Most of us wouldn’t dream of giving a big presentation, speech, performance, or demonstration without doing at least one run-through. Yet when it comes to hard-won job interviews, candidates often decide to skip mock interview practice and wing it.
While the “wing it” approach may work for a lucky few, investing a couple of hours to practice can help you get prepared, feel confident, and actually look forward to Interview Day.
Mock interviews can help you if:
You anticipate upcoming interviews and want to be ready.
You want to run through some of the basics, but also be prepared for the situational and behavioral interview questions specific to your area of expertise and/or industry.
You’re amazing at what you do, but you struggle to sell yourself.
I hear things like, “I’m an excellent operations/finance/engineering director, but I don’t know how to sell myself” or “I don’t want to sound like I’m bragging.” This is the time to perfect compelling stories and get comfortable with presenting your skills in a genuine way that won’t feel like bragging.
You’re actively interviewing, but you’re not getting job offers.
You can’t help it when there’s an internal candidate or the employer decided to put the position on hold, but if you’re consistently hearing “no,” then don’t wait too long to figure out what could be going on with your interview skills.
It’s been years since you’ve interviewed.
Even if you’ve been the interviewer, it’s a different story when you’re the one in the hot seat.
Here are 4 key benefits of mock interviewing:
1. You can practice answering the questions in a low-stakes environment.
Don’t wait until the biggest interview of your career to run through common and more challenging questions. If you stumble during a mock interview with a coach or a friend, you have nothing to lose.
2. You get honest feedback from a neutral third party.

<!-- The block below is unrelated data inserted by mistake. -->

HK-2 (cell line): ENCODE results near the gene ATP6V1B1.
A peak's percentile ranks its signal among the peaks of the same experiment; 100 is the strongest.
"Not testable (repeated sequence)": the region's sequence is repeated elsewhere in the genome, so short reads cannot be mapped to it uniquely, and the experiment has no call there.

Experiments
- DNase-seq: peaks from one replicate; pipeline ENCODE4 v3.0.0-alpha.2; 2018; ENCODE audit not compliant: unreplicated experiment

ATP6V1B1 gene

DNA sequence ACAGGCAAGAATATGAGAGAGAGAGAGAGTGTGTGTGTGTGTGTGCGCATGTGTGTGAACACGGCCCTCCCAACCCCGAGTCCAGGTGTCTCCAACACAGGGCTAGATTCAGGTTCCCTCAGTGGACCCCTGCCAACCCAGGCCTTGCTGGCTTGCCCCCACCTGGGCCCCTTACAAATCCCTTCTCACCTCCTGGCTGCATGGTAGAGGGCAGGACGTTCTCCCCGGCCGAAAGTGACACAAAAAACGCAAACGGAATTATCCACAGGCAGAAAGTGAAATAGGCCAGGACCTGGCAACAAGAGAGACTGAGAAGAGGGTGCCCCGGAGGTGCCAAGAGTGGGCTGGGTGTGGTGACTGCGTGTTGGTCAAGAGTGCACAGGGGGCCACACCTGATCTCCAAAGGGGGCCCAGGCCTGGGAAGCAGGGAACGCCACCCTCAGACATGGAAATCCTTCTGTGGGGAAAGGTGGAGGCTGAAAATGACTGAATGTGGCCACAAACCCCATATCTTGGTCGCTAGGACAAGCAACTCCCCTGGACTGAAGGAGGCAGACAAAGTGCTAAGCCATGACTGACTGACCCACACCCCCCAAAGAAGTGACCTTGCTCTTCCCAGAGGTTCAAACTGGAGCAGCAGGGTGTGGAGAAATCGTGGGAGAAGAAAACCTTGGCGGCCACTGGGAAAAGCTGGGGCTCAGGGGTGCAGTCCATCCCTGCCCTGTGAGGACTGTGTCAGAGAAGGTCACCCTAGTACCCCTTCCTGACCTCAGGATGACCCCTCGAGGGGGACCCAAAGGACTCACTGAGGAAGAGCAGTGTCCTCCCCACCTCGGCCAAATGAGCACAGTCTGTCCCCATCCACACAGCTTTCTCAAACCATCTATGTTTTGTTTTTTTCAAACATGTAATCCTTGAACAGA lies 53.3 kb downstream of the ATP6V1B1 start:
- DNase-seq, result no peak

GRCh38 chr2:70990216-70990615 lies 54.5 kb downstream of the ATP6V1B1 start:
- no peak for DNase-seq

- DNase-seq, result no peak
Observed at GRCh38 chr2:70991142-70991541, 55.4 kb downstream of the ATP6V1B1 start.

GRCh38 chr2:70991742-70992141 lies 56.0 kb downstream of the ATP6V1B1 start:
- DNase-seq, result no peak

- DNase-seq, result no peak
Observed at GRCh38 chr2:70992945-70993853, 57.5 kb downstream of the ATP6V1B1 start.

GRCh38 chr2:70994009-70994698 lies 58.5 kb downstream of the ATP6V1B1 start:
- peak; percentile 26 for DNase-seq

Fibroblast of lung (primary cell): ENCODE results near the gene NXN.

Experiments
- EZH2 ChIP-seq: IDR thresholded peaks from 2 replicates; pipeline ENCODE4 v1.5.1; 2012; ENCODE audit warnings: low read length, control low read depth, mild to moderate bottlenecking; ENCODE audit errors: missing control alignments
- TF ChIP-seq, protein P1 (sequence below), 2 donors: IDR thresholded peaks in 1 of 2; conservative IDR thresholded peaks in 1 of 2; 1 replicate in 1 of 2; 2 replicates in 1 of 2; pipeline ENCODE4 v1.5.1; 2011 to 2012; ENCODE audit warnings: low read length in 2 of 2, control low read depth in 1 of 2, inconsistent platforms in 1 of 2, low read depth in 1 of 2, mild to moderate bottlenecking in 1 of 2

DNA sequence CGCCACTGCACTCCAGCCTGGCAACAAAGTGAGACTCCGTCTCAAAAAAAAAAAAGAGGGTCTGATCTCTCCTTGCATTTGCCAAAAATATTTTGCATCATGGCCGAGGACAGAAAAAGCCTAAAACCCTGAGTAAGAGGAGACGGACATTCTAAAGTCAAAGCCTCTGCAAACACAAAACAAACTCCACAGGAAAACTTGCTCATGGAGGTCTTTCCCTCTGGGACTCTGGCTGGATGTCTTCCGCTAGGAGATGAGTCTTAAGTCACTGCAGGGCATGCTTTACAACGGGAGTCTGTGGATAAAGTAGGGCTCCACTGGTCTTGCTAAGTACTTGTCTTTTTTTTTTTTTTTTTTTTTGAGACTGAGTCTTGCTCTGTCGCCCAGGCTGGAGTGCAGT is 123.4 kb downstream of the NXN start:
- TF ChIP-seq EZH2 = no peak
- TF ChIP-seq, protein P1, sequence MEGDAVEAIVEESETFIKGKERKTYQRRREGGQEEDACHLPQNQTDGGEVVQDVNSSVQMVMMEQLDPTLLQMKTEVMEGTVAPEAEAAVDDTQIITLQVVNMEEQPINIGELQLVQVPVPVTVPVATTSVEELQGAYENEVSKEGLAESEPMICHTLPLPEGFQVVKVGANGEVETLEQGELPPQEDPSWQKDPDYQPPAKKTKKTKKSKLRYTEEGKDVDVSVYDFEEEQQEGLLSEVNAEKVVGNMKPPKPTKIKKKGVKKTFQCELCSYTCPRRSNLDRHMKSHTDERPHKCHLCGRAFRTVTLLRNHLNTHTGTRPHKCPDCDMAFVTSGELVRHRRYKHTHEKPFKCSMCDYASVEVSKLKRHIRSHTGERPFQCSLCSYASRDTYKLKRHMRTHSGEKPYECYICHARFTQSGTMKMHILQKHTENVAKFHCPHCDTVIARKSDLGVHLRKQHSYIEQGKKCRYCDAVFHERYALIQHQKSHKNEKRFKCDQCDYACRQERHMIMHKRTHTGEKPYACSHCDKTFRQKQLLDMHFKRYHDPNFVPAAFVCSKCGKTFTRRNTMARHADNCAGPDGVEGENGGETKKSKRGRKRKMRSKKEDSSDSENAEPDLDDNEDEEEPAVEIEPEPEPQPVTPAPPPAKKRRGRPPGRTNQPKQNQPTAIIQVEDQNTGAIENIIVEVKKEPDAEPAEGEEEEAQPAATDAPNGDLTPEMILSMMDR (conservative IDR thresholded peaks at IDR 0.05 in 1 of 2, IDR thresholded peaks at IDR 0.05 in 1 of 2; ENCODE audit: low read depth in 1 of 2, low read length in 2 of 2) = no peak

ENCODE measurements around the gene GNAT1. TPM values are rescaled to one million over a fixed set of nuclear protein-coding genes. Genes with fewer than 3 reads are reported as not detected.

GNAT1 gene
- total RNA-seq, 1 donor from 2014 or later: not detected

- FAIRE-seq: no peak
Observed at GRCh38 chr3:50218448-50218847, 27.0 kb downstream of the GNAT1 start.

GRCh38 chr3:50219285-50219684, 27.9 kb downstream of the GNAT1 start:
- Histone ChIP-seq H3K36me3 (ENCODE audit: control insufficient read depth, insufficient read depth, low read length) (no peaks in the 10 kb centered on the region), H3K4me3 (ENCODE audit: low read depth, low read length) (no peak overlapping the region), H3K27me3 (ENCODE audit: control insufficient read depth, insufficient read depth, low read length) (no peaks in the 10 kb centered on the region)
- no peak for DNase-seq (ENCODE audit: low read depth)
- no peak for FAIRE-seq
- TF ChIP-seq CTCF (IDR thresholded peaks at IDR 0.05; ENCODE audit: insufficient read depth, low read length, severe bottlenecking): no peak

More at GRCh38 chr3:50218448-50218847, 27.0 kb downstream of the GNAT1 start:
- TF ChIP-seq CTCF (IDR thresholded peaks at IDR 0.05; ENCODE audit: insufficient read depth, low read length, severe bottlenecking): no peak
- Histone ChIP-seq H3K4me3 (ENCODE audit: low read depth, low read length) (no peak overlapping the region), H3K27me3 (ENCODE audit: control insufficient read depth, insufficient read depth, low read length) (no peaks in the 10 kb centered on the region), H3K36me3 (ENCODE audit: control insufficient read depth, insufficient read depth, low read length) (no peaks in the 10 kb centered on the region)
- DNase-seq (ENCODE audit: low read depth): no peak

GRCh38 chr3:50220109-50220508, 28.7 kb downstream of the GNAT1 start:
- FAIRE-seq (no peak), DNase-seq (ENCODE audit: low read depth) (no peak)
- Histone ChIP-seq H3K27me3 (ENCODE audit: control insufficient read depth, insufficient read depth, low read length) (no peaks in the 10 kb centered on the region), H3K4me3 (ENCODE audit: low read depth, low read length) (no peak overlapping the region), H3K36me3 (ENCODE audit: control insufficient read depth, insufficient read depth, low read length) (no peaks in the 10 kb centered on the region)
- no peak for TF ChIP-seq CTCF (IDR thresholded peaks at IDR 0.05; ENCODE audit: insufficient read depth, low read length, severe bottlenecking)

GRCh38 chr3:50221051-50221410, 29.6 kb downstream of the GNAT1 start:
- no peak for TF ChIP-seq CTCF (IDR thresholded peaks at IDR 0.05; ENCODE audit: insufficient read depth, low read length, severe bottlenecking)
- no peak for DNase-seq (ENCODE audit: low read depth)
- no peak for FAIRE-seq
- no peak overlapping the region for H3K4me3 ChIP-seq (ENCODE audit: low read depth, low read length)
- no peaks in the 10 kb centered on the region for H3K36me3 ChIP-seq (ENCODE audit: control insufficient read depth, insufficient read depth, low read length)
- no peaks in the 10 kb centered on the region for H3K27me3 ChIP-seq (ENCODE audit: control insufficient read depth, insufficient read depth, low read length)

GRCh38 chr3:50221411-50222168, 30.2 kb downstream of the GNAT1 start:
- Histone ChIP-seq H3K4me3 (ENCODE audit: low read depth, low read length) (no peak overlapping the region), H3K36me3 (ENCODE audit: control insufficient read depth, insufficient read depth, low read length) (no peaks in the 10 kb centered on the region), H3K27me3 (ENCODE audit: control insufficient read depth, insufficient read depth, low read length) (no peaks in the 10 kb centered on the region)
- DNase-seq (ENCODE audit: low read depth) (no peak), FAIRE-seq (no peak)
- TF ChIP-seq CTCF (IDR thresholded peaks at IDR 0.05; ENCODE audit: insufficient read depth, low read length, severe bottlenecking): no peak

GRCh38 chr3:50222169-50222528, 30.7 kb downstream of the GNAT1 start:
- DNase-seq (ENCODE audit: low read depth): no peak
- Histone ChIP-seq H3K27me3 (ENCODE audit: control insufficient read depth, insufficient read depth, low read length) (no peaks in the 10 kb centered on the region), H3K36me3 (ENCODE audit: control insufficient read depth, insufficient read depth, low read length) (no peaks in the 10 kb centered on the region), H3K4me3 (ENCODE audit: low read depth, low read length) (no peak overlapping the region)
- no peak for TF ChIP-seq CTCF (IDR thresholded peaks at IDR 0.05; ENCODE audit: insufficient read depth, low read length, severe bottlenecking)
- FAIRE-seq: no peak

Usually, it takes just one or two tweaks to take your skills from good to great. Learn whether you’re committing interview deal-breakers like poor eye contact, long-windedness, fidgeting to distraction, delivery hiccups like too many ums or ahs, or lack of energy. Make sure you choose someone who can be completely objective, up-to-date on interview best practices, and will provide brutally honest, practical, actionable feedback.
3. You gain a comfort level for distance interviewing.
Phone screens and video interviews are still an employer’s favorite, low-cost way to weed out candidates. Figure out ahead of time whether you have spotty cell service, a good internet connection and computer bandwidth to support platforms like Zoom, WebEx, or GoToMeeting, and a professional space/backdrop for your calls.
4. You can gain fluency answering all kinds of interview questions
Nail down your responses to common questions like “Tell me about yourself,” “What are your greatest strengths/weaknesses,” and “Why are you the best person for this job?” You can practice refining your best stories to respond to behavioral and situational questions. Talk through ways to address why you were laid off or have unusual circumstances.
No one has ever told me that they’ve regretted going through a mock interview. In fact, most people who’ve been stuck feel that mock interviewing is what moved the needle the most to win job offers.
Do you think running through a list of questions before your “real” interview can help? How can you build mock interviews into your job search strategy?
I’m Dalena Bradley, job interview coach and career marketer dedicated to helping you communicate your value, stand out from the competition, and win the job!
Contact me to discuss how we can collaborate.